At the time, it was clear that while our values of equality, solidarity and tolerance endured, the solutions we needed were not the same as those when Labour was last in power in the 1970s, and neither were they to be found in the policies of opposition from the 1980s. 

The Commission on Social Justice described a UK transformed by three revolutions:

  • an economic revolution brought about by increasing globalisation, innovation and a changing labour market
  • a social revolution that had seen the role of women in society transformed, the traditional family model change, inequality ingrained and relationships between people in our communities strained
  • a political revolution that challenged the centralisation of power, demanded more individual control and accepted a different role for government in society.

Two decades on, these three revolutions could equally be applied to the UK, and Scotland, today. 

Our economy, society and our politics have been transformed even further, but there is absolutely no consensus – no agreement – about the direction our country should take. 

What that has led to, in my view, is a society more dangerously divided than at any point in our recent history. 

The public reject the status quo but there is no settled will about the direction we should take. 

And instead of grappling with the complex messages that people are sending us, and trying to find the solutions in the shades of grey, politicians of all parties are attached to solutions that are black or white, dividing us further. 

Anyone in Labour, or any party, who claims that we can sit on the margins and wait for politics to “settle down” will rightly be consigned to history. 

The future shape of the UK, how we govern ourselves and how our economy and society should develop, is now the single biggest political question we face.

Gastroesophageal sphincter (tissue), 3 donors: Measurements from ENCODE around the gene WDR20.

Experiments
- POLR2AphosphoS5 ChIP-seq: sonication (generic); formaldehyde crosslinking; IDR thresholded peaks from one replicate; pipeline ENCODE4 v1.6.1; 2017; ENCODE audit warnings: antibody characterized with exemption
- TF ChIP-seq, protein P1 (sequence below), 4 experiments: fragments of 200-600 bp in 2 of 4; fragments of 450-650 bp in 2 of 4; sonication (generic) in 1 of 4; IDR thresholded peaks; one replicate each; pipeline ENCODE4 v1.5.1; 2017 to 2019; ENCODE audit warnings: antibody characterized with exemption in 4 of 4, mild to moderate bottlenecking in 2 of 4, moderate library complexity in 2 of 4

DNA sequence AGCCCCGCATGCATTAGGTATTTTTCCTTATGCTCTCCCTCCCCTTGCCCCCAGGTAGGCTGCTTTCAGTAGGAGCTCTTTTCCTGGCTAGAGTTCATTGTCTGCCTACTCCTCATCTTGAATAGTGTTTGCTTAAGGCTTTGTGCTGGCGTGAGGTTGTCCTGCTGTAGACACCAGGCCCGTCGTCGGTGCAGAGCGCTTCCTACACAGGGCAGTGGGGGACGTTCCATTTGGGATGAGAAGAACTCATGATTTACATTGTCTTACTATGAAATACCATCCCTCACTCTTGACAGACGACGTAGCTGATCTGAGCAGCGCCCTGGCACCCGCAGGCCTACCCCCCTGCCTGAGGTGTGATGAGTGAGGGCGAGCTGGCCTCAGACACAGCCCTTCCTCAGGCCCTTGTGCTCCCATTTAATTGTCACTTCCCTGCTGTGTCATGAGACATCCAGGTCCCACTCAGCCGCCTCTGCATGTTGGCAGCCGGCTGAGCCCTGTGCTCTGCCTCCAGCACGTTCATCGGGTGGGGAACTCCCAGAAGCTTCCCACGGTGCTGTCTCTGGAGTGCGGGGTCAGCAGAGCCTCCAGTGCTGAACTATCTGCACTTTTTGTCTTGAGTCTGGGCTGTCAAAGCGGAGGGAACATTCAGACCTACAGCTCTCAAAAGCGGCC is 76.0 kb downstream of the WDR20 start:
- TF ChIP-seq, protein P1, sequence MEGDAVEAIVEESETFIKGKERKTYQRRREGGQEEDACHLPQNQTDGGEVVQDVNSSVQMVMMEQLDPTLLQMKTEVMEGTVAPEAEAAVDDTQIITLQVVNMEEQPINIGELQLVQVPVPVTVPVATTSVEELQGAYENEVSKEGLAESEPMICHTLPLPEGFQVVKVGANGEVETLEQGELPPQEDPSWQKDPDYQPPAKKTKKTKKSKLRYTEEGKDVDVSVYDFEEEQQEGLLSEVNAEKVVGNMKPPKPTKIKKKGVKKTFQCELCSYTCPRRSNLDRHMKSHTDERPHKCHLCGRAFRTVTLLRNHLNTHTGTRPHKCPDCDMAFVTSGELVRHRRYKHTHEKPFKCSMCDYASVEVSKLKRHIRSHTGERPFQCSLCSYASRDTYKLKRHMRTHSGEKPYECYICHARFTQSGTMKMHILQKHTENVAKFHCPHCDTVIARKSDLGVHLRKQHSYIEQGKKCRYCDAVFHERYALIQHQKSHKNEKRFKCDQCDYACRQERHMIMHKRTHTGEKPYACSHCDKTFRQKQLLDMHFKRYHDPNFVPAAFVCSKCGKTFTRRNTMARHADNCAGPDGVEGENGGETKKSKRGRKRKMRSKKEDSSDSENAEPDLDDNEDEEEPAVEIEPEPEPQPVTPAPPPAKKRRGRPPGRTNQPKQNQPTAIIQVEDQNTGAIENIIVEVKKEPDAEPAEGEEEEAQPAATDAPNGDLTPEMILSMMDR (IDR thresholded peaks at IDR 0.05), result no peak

Politics driven by nationalism and identity, which were for so long mostly confined to Scotland, have now taken their place firmly in the mainstream of all UK politics. 

Continuing to pull our country in these directions risks breaking the United Kingdom once and for all. 

I believe we need to reaffirm our belief in the UK for the 21st century. 

Over time, political power has become concentrated in too few hands. Power and wealth hoarded in one corner of our United Kingdom has not worked for the vast majority of people. 

That is why the time has come for the rest of the UK to follow where Scotland led in the 1980s and 1990s and establish a People’s Constitutional Convention to re-establish the UK for a new age. 

The convention should bring together groups to deliberate on the future of our country and propose a way forward that strengthens the UK and establishes a new political settlement for the whole of our country. 

After more than 300 years, it is time for a new Act of Union to safeguard our family of nations for generations to come.

This would mean a radical reshaping of our country along federal lines where every component part of the United Kingdom – Scotland, Wales, Northern Ireland and the English regions – take more responsibility for what happens in their own communities, but where we still maintain the protection of being part of a greater whole as the UK. 

The United Kingdom provides the redistribution of wealth that defines our entire Labour movement, and it provides the protection for public finance in Scotland that comes from being part of something larger, something good, and something worth fighting for. 

Kezia Dugdale is the leader of the Scottish Labour party.